Returning now to FIG. 5a, valve nipple 181 further includes external threads 265, and internal threads 267 for mating with poppet valve subassembly 137. Poppet valve subassembly 137 includes poppet housing 269 and mandrel 271, with annular inflation passage 273 disposed therebetween, and in fluid communication with inflation passages 255, 257. O-ring seal cavity 273 and O-ring seal 275 are provided at the interface of valve nipple 181 and poppet housing 269, to prevent leakage of high pressure inflation fluid from inflation passages 255, 257.

FIG. 7 is a one-quarter longitudinal section view of poppet valve subassembly 137 with poppet valve 277 disposed between mandrel 271 and poppet housing 269. Poppet valve 277 is biased to sealingly engage internal shoulder 279 of poppet housing 269 with elastomeric seal elements 279, 281 which are bonded to the body of poppet valve 277. Poppet valve 277 is biased upward by poppet spring 283 which is held in a fixed position by engagement with shoulder 285 of connecting member 287. O-ring seal 289, which is disposed in O-ring seal cavity 291, seals the interface of connector member 287 and poppet housing 269, which are threaded together at internal and external threads 294, 295. Connector member 287 includes external threads 297 which are adapted for mating with internal threads 301 of upper bridge plug collar 303.

Annular inflatable wall 305 is disposed between mandrel 271 and upper bridge plug collar 303. Inflation chamber 299 is disposed between annular inflatable wall 205 and mandrel 271. Annular inflatable wall 305 comprises inner elastomeric sleeve 307 and an array of flexible overlapping slats 309. Slat ring 311 is adapted for welding to the interior surface of upper bridge plug collar 303, and operates to hold the array of flexible overlapping slats 309 in a fixed position relative to upper bridge plug collar 303. Inner elastomeric sleeve 307 is disposed between sleeve ring 313 and upper bridge collar 303. Sleeve ring 313 includes teeth which are in gripping engagement with inner elastomeric sleeve 307 and holds it in a fixed position relative to upper bridge plug collar 303.

In operation, when the fluid pressure above poppet valve 277 exceeds the upward force of poppet spring 283, poppet valve 277 is urged downward relative to mandrel 271 and poppet housing 269, to allow high pressure fluid to pass along the inner surface of poppet housing 269, and flow downward through central passage 315 (in which poppet spring 283 resides), and into inflation chamber 299. The high pressure fluid acts to outwardly radially expand annular inflatable wall 305 and move it between a deflated running position and an inflated setting position.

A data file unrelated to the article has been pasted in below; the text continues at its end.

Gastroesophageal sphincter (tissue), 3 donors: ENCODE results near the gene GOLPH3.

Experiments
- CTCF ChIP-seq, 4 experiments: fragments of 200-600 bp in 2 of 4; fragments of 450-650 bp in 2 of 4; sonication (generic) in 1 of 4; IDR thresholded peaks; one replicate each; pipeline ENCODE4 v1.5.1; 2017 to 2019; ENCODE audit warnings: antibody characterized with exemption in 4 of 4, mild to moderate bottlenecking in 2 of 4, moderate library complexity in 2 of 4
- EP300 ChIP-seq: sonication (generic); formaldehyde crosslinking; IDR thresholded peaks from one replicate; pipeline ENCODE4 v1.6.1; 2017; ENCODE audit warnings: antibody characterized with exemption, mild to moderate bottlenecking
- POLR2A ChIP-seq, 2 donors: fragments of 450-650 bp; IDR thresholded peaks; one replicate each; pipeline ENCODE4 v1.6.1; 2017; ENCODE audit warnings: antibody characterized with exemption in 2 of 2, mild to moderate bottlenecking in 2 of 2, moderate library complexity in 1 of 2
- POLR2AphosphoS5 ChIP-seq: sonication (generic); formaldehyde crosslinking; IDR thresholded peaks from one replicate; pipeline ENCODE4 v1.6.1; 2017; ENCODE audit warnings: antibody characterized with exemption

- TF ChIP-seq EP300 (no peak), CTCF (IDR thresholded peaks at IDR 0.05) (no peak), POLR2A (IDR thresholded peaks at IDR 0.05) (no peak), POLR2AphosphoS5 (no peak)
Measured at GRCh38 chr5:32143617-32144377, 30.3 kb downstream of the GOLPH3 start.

FIGS. 8a, 8b and 8c show more detail about poppet valve 277. FIG. 8a shows poppet valve 277 in longitudinal section. FIG. 8b is an enlarged view of the sealing portion of poppet valve 277 and depicts how elastomeric elements 279, 281 are bonded to the exterior surface of the steel cylinder which forms poppet valve 277. FIG. 8c is a cross-section view as seen along lines VIIIc--VIIIc of FIG. 8a. As shown, poppet valve 277 includes a plurality of slots 321, 323, 325, and 327 which extend axially along the length of poppet valve 277, and facilitate the passage of fluid around poppet valve 277 when high pressure fluid forces it downward relative to poppet housing 269.

FIG. 9a and 9b are one-quarter longitudinal section views, which are read together, which depict lower bridge plug collar 351 (of FIG. 3) and the guard assembly 141. As shown, annular inflatable wall 305, which includes inner elastomeric sleeve 307 and an array of flexible overlapping slats 309, is coupled to lower bridge plug collar 351 in a manner similar to that of upper bridge plug collar 303. Specifically, slat ring 353 is welded in place relative to lower bridge plug collar 351, and sleeve ring 355 serves to grippingly engage inner elastomeric sleeve 307 and hold it in position relative to lower bridge plug collar 351.

Lower bridge plug collar 351 is connected at threads 357 to connector sleeve 359, and is sealed at O-ring seal 361, which resides in O-ring seal cavity 363 of connector sleeve 59. Connector sleeve 359 serves to mechanically interconnect lower bridge plug collar 351 and shear adapter sleeve 365, which it is coupled to by threads 367. Shear adapter sleeve 365 is shearably connected to anchor ring 369 by shearable screw 371 which is coupled by threads 373 in shearable screw cavity 375. A plurality of similar shearable screws are provided circumferentially around shear adapter sleeve 365. The number, cross-sectional area, and structural strength of each shear screw additively combine to determine a force threshold which must be exceeded to shear adapter sleeve 365 loose from anchor ring 369. This shearable connection is provided to allow annular inflatable wall 305 to contract axially relative to mandrel 271. Connector sleeve 269 is sealed at its interface with mandrel 271 by sealing ring 377. At its lowermost end, guard subassembly 141 includes guard 379 which is connected by threads 381 to mandrel 271. Port 143 is provided in guard 379 to allow fluid communication inward along central bore 383 which is in continuous fluid communication through the bridge plug and poppet valve subassembly 137, with central bore 261 of valving subassembly 135.